was successfully added to your cart.
Articles

The OPTIMAL Process – Part 2, Pre-shot Routine

By February 28, 2014 No Comments

(PART 2 – Continued from the Part 1)

Besides being great shots, competitors at the top of our sport have something else in common…a process.  Whether in sporting clays, FITASC or any other self-paced sport from golf to shot put, top competitors have a process or “program” that they run through as they prepare for and execute their performance.  Simply put, a pre-execution routine breeds consistency in execution and reduces the likelihood that our conscious mind will be occupied with thoughts that distract us.  Pre-shot routines help us focus our mental energy on the task at hand.  Virtually all sports psychologists will tell you that, in order to consistently deliver peak performance, the athlete should focus on the process, not the results.  In competition, you can’t control the weather, your competitor, malfunctions or the behavior of your squad mates.  You can, however, control the process you use when competing and how well you adhere to that process for each pair.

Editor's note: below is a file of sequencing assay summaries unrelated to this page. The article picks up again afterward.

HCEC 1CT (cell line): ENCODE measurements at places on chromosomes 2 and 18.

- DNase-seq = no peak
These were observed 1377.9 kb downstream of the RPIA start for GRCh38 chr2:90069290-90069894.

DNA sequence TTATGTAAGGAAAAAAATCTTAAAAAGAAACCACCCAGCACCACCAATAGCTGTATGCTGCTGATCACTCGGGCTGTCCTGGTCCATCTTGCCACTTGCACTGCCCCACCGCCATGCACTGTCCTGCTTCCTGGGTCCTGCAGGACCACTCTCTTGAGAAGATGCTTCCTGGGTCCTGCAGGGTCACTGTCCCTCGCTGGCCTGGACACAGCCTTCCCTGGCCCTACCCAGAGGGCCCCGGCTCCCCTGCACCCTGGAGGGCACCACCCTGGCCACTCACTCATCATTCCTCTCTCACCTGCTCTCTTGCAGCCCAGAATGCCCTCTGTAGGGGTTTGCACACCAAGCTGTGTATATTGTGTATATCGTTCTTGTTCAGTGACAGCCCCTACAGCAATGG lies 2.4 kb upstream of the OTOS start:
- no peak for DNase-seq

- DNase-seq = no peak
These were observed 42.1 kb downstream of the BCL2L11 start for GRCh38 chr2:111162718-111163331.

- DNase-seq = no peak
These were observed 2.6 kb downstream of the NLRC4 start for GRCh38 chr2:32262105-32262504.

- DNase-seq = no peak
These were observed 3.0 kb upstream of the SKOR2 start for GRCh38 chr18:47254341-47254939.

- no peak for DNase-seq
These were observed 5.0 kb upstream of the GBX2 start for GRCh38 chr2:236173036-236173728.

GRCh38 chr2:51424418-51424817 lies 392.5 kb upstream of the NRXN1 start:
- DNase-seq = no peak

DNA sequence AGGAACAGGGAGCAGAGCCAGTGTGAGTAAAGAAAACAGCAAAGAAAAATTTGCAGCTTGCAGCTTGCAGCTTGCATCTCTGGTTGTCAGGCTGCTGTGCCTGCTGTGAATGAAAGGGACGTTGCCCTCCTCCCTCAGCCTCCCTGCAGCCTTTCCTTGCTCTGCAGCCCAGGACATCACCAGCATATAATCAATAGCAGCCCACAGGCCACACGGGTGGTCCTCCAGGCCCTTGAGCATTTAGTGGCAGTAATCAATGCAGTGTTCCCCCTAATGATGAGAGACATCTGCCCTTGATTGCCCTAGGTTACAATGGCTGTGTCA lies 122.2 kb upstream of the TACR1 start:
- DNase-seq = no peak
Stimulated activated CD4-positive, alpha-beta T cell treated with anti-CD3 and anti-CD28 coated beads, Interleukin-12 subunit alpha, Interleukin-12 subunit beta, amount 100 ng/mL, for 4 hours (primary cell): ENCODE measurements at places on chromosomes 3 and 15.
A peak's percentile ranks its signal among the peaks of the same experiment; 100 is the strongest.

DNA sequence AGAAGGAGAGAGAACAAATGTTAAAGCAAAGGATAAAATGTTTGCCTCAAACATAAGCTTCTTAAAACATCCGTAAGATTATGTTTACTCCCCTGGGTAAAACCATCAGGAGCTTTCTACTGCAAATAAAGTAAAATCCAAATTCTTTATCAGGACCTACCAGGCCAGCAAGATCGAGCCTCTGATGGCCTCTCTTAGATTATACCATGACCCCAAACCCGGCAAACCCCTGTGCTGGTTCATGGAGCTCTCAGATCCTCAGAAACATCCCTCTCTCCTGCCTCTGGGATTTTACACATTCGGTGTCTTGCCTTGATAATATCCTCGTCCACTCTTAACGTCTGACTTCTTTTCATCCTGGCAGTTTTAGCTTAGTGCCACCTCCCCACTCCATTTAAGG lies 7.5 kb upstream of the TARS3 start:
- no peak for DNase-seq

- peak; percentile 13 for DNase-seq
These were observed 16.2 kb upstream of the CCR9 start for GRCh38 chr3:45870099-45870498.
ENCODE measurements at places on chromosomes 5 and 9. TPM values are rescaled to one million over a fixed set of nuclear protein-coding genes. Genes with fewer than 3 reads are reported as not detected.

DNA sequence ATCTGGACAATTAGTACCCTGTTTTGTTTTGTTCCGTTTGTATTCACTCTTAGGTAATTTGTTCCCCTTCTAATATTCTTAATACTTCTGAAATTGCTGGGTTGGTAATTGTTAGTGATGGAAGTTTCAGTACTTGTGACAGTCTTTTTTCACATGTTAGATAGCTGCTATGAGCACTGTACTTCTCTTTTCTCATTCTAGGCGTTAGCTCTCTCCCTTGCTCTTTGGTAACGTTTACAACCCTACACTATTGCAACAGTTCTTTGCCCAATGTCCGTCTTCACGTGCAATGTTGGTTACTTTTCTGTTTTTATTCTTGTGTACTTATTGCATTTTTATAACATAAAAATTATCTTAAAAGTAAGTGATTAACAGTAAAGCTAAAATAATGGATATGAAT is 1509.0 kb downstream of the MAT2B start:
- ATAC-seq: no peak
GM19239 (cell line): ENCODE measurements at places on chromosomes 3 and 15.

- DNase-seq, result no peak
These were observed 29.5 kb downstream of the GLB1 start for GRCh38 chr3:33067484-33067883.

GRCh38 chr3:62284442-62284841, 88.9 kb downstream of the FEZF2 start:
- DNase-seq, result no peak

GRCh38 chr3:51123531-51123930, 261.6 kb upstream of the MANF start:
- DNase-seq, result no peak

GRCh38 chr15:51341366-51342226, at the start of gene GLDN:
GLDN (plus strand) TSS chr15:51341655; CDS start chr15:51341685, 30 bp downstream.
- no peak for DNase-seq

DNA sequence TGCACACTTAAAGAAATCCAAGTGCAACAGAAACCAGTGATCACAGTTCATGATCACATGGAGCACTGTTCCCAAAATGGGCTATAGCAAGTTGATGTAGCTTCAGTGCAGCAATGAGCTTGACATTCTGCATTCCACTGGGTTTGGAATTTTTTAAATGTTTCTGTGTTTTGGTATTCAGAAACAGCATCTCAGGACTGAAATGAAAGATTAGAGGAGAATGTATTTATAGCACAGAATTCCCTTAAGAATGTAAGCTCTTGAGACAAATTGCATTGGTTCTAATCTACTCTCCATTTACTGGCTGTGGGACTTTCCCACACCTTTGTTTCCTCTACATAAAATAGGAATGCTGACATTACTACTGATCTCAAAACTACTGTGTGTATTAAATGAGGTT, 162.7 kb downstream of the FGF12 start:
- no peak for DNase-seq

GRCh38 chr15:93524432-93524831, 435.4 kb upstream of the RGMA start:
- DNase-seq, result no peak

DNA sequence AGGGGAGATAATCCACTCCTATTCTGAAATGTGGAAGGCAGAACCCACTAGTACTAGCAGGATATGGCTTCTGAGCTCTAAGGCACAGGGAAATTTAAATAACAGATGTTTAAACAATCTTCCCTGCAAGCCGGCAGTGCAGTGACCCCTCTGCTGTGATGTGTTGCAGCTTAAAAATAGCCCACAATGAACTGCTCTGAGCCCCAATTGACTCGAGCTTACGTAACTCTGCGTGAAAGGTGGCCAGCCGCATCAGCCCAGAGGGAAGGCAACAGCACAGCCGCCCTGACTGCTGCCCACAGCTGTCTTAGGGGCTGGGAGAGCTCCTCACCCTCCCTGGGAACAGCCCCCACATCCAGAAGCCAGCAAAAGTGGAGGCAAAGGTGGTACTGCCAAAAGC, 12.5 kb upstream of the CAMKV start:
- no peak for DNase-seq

Have you ever missed the second target of a pair because you forgot where the target was coming from?  Have you ever felt yourself rushing through the third or fourth pair because you just wanted to get it done and get out of the station?  Have you ever crushed your first two pairs and then missed one or two in the third or fourth pair?  When I see lapses like these by experienced competitors, the root cause is most often attributable to a flawed pre-shot routine.